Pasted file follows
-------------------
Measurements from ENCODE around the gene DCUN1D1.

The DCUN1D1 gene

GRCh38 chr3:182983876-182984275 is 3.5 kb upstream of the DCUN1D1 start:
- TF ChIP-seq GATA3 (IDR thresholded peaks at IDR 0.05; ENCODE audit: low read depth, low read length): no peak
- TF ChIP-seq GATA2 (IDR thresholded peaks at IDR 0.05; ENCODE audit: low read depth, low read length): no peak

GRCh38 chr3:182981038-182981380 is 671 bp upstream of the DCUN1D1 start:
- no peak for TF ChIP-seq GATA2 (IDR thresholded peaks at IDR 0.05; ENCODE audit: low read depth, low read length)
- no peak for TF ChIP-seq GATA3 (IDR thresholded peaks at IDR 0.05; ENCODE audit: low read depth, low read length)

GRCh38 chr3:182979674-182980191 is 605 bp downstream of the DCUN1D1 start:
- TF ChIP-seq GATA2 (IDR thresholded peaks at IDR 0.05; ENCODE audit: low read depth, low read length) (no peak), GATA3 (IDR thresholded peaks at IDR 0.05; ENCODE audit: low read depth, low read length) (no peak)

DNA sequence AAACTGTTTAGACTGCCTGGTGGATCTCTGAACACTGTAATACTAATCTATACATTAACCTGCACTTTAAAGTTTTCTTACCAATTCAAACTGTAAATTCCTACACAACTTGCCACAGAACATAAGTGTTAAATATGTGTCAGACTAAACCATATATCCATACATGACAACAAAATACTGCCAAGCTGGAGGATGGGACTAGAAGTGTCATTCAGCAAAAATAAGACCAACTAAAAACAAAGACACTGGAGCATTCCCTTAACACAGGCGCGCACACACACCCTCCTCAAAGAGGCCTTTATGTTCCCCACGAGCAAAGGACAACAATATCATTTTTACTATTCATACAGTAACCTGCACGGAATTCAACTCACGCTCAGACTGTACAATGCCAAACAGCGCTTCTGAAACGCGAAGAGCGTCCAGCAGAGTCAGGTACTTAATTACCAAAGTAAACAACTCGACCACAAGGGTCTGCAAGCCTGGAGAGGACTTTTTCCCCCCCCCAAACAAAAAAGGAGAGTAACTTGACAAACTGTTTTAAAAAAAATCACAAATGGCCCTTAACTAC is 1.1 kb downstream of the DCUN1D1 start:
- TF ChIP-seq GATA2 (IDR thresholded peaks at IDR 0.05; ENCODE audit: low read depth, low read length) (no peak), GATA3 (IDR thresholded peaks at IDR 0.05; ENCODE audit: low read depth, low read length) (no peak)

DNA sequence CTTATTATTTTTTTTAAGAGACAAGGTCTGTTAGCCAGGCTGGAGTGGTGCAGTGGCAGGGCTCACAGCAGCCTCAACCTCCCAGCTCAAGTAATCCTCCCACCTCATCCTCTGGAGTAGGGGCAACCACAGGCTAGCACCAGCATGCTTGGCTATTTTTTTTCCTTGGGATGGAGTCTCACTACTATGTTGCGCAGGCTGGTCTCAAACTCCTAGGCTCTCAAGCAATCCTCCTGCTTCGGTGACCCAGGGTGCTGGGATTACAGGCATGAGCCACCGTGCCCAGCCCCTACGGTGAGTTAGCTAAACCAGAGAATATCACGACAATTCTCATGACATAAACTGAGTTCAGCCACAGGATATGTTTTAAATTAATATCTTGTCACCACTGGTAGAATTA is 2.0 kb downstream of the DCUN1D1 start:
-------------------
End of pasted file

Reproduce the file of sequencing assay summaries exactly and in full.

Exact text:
Measurements from ENCODE around the gene DCUN1D1.

The DCUN1D1 gene

GRCh38 chr3:182983876-182984275 is 3.5 kb upstream of the DCUN1D1 start:
- TF ChIP-seq GATA3 (IDR thresholded peaks at IDR 0.05; ENCODE audit: low read depth, low read length): no peak
- TF ChIP-seq GATA2 (IDR thresholded peaks at IDR 0.05; ENCODE audit: low read depth, low read length): no peak

GRCh38 chr3:182981038-182981380 is 671 bp upstream of the DCUN1D1 start:
- no peak for TF ChIP-seq GATA2 (IDR thresholded peaks at IDR 0.05; ENCODE audit: low read depth, low read length)
- no peak for TF ChIP-seq GATA3 (IDR thresholded peaks at IDR 0.05; ENCODE audit: low read depth, low read length)

GRCh38 chr3:182979674-182980191 is 605 bp downstream of the DCUN1D1 start:
- TF ChIP-seq GATA2 (IDR thresholded peaks at IDR 0.05; ENCODE audit: low read depth, low read length) (no peak), GATA3 (IDR thresholded peaks at IDR 0.05; ENCODE audit: low read depth, low read length) (no peak)

DNA sequence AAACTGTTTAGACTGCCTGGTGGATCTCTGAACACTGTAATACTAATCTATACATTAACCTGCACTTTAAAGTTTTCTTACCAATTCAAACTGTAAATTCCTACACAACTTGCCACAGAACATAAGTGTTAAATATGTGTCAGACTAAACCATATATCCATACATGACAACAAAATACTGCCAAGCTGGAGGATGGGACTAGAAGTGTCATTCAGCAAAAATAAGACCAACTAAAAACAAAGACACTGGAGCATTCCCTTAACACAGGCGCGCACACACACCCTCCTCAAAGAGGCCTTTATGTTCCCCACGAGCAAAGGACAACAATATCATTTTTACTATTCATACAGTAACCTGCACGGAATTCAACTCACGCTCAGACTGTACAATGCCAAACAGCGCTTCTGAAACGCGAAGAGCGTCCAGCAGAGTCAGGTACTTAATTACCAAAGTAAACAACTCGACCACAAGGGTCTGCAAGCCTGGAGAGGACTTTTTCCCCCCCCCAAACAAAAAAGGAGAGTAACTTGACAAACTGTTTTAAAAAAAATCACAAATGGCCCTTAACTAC is 1.1 kb downstream of the DCUN1D1 start:
- TF ChIP-seq GATA2 (IDR thresholded peaks at IDR 0.05; ENCODE audit: low read depth, low read length) (no peak), GATA3 (IDR thresholded peaks at IDR 0.05; ENCODE audit: low read depth, low read length) (no peak)

DNA sequence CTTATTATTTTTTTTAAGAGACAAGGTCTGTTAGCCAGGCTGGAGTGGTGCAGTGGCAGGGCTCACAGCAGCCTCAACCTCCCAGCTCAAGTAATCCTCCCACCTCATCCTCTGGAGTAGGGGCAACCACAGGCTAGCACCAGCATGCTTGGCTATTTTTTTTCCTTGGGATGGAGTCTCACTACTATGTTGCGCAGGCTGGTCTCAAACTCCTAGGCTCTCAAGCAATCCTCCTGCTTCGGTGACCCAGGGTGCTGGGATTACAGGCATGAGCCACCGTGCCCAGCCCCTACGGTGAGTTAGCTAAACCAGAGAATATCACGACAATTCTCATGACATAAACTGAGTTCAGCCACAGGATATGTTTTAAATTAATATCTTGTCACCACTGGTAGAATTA is 2.0 kb downstream of the DCUN1D1 start: